In other delivery technology developments, Israel-based Biodar has developed CapsuDar SR—gel-free microencapsulated vitamins and minerals and herbs uniquely coated to achieve a slow release effect. Designed to resolve taste issues for companies making mineral supplements and fortified foods, and especially suitable for chewable products such as gums and sweets geared toward children, CapsuDar is a coating derived from palm oil that resists the grinding and chewing forces in the mouth so that consumers do not taste the minerals in a gum or tablet. The active ingredients then pass to the stomach or intestine where they can be absorbed by the body.

According to Paul Flowerman, president, P.L. Thomas, Morristown, NJ, Biodar’s North American representative for CapsuDar products in foods and chewables, this technology helps products leap the taste hurdle, which is the toughest obstacle when marketing to children. “Children have a much more sensitive palate than adults,” he said. “It is critically important to fully understand the consumer in the children’s market because it is much easier for a product to flop.”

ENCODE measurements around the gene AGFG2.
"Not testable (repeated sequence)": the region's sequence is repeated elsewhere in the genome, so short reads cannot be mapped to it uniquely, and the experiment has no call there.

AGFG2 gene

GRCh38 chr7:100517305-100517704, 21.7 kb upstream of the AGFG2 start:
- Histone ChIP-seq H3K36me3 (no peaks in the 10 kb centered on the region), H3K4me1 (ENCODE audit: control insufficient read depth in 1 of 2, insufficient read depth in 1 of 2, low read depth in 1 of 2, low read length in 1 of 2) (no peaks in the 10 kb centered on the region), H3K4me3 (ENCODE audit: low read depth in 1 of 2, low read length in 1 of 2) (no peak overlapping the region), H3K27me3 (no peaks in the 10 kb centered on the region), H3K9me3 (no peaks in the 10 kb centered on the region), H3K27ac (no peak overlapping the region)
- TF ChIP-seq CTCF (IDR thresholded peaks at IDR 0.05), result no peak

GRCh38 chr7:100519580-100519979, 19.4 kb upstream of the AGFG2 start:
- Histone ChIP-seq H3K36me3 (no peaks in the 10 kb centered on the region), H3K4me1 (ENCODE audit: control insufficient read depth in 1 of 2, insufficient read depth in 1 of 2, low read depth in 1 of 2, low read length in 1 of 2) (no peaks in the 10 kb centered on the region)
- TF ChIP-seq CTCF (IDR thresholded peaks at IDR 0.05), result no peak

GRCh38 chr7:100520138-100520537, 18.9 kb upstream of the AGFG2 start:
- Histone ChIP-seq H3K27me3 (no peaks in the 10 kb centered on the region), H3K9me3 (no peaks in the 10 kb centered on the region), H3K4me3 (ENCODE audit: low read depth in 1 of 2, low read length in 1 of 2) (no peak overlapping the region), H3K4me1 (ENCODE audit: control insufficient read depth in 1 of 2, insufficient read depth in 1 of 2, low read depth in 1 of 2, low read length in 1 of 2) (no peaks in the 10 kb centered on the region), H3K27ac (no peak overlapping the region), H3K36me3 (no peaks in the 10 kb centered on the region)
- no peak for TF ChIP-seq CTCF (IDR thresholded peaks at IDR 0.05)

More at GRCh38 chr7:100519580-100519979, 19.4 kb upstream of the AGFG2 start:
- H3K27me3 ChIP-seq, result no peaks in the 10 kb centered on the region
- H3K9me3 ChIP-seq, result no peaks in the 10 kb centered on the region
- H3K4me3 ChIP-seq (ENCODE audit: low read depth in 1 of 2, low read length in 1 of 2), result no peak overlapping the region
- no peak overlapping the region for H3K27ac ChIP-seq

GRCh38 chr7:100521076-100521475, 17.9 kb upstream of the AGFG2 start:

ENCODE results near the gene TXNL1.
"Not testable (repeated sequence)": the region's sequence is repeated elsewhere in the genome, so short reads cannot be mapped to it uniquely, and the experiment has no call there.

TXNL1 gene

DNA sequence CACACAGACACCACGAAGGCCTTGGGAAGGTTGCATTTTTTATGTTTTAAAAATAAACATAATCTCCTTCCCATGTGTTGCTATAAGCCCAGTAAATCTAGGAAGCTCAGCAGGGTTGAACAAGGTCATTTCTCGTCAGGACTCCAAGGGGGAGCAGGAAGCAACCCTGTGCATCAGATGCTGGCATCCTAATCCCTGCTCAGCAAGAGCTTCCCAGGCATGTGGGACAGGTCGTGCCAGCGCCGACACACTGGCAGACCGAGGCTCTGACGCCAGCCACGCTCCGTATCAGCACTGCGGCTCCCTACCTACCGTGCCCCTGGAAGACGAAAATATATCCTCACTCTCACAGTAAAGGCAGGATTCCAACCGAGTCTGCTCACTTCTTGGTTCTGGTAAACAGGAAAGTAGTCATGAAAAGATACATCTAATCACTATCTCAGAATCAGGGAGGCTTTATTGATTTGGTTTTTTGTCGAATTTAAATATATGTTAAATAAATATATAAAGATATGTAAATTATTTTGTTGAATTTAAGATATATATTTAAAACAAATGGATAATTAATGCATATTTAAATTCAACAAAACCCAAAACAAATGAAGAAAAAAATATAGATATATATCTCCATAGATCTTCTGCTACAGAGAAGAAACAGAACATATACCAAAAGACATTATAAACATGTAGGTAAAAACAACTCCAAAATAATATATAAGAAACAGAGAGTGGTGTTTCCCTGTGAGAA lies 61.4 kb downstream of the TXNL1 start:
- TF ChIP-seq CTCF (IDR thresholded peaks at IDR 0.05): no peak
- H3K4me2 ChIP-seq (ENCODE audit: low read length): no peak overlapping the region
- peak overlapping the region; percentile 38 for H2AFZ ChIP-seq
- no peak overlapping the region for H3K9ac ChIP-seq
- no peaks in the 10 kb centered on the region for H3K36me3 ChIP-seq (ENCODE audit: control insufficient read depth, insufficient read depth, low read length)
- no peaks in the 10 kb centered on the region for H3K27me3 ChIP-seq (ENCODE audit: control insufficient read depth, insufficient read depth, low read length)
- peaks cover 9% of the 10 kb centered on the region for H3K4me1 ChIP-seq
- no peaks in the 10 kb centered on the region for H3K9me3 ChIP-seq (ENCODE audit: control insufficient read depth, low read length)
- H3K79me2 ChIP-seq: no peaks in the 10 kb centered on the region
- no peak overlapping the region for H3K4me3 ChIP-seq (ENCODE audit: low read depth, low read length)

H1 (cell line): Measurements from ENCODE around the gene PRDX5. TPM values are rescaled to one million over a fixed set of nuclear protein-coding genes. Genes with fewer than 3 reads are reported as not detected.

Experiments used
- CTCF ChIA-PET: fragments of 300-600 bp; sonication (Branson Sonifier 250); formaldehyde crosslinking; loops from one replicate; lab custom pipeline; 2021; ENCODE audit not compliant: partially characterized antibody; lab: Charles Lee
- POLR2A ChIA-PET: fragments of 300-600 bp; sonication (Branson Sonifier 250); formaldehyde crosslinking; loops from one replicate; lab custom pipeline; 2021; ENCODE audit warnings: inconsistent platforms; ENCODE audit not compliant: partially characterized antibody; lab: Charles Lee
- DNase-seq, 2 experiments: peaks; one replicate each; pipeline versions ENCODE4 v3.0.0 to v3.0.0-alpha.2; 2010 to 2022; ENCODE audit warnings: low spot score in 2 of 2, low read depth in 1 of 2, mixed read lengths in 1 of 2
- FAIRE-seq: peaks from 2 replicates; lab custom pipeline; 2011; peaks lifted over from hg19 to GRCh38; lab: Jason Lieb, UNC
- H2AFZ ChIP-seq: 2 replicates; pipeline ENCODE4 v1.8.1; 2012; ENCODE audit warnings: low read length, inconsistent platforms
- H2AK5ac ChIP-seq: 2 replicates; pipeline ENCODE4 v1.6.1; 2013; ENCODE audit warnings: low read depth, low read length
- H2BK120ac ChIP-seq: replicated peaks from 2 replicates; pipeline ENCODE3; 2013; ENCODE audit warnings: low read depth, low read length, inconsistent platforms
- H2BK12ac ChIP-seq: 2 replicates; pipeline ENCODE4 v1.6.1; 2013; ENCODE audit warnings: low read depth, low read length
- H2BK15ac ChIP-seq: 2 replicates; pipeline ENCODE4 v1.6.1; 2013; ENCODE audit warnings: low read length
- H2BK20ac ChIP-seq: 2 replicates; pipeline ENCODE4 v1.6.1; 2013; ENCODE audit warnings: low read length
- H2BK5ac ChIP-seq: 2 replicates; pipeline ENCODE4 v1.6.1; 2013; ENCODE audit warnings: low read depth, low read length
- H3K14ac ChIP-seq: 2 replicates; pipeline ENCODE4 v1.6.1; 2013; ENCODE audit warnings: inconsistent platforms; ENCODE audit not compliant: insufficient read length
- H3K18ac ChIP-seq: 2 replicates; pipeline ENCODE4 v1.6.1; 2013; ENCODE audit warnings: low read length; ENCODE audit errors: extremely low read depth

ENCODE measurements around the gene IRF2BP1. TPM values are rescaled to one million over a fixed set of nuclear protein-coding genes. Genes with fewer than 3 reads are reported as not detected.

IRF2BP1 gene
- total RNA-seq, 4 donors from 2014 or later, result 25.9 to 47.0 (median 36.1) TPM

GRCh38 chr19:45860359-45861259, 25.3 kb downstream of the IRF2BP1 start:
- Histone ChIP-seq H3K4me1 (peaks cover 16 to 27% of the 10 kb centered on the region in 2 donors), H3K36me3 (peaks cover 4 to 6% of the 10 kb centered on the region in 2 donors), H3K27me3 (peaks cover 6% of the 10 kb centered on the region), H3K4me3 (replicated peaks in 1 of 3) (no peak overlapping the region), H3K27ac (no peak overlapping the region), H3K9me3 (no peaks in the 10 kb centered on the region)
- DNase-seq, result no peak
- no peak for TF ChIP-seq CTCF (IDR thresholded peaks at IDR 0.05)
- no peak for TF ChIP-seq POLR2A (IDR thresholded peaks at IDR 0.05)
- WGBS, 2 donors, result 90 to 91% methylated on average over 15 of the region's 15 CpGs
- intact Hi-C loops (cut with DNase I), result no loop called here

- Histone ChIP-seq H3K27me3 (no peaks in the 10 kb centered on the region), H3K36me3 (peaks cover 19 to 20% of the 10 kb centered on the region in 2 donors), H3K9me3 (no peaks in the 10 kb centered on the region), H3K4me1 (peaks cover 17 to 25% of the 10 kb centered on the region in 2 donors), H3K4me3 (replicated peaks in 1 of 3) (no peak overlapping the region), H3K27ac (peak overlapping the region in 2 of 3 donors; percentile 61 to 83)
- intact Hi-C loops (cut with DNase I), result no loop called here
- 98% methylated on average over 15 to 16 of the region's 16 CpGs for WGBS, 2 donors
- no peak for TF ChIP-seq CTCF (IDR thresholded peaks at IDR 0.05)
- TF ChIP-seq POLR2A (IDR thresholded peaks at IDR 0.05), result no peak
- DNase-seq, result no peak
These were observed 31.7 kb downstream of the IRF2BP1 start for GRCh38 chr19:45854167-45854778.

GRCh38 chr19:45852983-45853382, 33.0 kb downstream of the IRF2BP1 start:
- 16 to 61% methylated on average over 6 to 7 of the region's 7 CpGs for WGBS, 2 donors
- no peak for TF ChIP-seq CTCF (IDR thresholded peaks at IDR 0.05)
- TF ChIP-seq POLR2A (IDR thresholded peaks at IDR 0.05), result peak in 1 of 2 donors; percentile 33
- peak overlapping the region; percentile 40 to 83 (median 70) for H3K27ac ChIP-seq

Taking the Fight to the Schoolyard
Parents and industry associations are fighting an uphill battle against multimillion dollar advertising campaigns targeted toward kids that market candy, soda and fast food with the help of popular TV and movie characters like SpongeBob and Scooby-Doo. Consequently, efforts are underway throughout the country to regain control of school cafeterias and vending machines.

For example, The Perkins School for the Blind, Watertown, CT, is participating in a taste test sponsored by Stonyfield Farms, Londonderry, NH. The products are being tested for the school’s new vending machine, which will come compliments of Stonyfield’s Health Vending Machines program, initiated by the company in 2003 in response to the increase in obesity among school-age children. Stonyfield loans schools machines stocked with snacks that meet specific nutritional guidelines. Gary Hirshberg, president of Stonyfield Farm, believes this is an ideal avenue for getting healthier foods into schools.